Photo Finish Images Shows Two Different Results, Sparking Controversy At Sandown

Before the advent of the photo finish camera, close finishes like the one in the ironically-named ‘Beaten By a Length’ Handicap at Sandown Saturday would have been called by three judges standing by the finish line, a practice understandably fraught with opportunities for the human eye to get it wrong. In the late 1930s, reliable photos finish technology became part of a racetrack’s set-up, the solution to the proverbial question of just who got a bare whisker or flared nostril in front. Nevertheless, however, the human element of the photo finish still remains a potential point of controversy, according to The Racing Post.

At Sandown Park in Surrey, U.K., Hurricane Ivor and Phoenix Star dueled through the final yards of the five-furlong handicap, flashing by that photo finish camera at the wire in what appears to be perfect synchronicity. The replay shows the two horses so close that a winner is difficult to discern. From the resulting photo, Sandown judge Jane Green declared Phoenix Star, the horse on the outside, the winner over Hurricane Ivor on the rail. The mirror image of the same photo showed a different result. Upon examination of both photos, the Sandown stewards nullified Green’s ruling and declared the race a dead heat.

How is it possible that the photo finish camera could have captured what appears to be two different images in literally the same instant? The answer lies in the mirror.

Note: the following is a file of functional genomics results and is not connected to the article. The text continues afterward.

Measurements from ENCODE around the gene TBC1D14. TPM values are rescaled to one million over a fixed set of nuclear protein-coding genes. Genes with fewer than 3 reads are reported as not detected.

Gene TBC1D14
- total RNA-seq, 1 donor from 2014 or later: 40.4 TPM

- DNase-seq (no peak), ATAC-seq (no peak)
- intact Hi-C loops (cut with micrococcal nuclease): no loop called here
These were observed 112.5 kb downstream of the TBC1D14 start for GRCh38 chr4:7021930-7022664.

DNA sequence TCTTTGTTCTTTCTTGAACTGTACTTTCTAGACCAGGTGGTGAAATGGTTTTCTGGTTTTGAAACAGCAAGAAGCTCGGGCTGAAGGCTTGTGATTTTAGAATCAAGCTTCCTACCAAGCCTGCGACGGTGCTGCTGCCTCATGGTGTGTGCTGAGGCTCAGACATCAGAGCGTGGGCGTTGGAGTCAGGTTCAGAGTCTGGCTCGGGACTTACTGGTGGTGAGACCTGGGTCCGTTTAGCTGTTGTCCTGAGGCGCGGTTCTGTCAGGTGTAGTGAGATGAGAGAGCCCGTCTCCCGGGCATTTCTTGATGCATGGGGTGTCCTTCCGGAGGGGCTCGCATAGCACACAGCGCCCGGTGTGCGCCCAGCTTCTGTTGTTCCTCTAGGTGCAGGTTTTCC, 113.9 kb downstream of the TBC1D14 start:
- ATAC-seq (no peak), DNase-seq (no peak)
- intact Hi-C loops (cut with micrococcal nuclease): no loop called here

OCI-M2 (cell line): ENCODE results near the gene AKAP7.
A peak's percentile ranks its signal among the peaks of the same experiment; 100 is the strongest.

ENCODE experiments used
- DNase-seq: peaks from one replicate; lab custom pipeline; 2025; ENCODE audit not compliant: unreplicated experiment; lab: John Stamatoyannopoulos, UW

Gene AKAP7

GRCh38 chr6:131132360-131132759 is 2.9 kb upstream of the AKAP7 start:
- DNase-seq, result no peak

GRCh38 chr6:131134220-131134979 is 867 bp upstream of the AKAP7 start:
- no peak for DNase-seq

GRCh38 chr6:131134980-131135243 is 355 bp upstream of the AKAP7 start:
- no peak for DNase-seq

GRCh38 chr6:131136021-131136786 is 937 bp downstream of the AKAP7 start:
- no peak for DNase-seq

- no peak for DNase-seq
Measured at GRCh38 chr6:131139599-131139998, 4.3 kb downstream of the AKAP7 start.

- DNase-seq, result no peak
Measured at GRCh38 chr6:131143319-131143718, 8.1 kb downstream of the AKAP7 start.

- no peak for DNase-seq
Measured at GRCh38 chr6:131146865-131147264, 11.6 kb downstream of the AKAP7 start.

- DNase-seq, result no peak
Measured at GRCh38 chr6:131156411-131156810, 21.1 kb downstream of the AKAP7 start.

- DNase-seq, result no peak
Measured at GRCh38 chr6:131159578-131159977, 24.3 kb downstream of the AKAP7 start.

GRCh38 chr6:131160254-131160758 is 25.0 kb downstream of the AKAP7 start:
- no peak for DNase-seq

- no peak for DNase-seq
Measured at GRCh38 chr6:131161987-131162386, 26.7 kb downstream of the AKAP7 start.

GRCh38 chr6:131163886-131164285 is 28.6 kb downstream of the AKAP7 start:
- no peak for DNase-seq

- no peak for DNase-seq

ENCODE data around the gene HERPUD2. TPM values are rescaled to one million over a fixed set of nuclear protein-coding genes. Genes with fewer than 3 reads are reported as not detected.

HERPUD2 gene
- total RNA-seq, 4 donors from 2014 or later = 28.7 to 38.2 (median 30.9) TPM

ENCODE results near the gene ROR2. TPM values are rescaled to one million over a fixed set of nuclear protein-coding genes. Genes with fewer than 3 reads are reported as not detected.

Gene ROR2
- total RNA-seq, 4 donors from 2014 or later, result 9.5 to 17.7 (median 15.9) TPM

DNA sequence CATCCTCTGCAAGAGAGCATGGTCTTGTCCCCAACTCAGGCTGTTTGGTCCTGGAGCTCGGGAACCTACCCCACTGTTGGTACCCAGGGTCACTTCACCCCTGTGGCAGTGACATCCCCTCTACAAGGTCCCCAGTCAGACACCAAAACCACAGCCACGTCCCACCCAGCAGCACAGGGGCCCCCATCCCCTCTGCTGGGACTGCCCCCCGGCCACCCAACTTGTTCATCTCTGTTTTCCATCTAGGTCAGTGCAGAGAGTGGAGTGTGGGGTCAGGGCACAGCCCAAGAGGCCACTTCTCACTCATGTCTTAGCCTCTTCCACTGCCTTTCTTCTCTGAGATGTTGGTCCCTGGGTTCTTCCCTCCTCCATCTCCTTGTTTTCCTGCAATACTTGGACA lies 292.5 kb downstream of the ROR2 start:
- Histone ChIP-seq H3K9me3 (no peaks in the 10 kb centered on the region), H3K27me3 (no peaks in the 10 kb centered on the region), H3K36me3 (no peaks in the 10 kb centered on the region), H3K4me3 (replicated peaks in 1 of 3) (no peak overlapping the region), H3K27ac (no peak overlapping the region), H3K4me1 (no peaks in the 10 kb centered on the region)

“The issue is the mirror image, which is out of alignment. That’s something that happens very rarely. You can see from the picture that the third and fourth don’t line up on the line on the mirror image, either” Shawn Parker, head of the British Horseracing Authority’s stewards, told the Racing Post. “We had to discard the mirror image and we couldn’t separate the two horses on the normal image, the actual photo, so it’s a dead-heat. We now need to hold an inquiry to determine why it happened.”

While RaceTech, the company responsible for photo finishes, attests to the proper alignment of the mirror and camera after an earlier inspection, it is possible that the mirror may have been knocked out of alignment afterwards. Bookmakers and bettors were frustrated with the miscalled photo finish, citing other issues with photo finishes at Sandown and other courses.

Read more at the Racing Post. 


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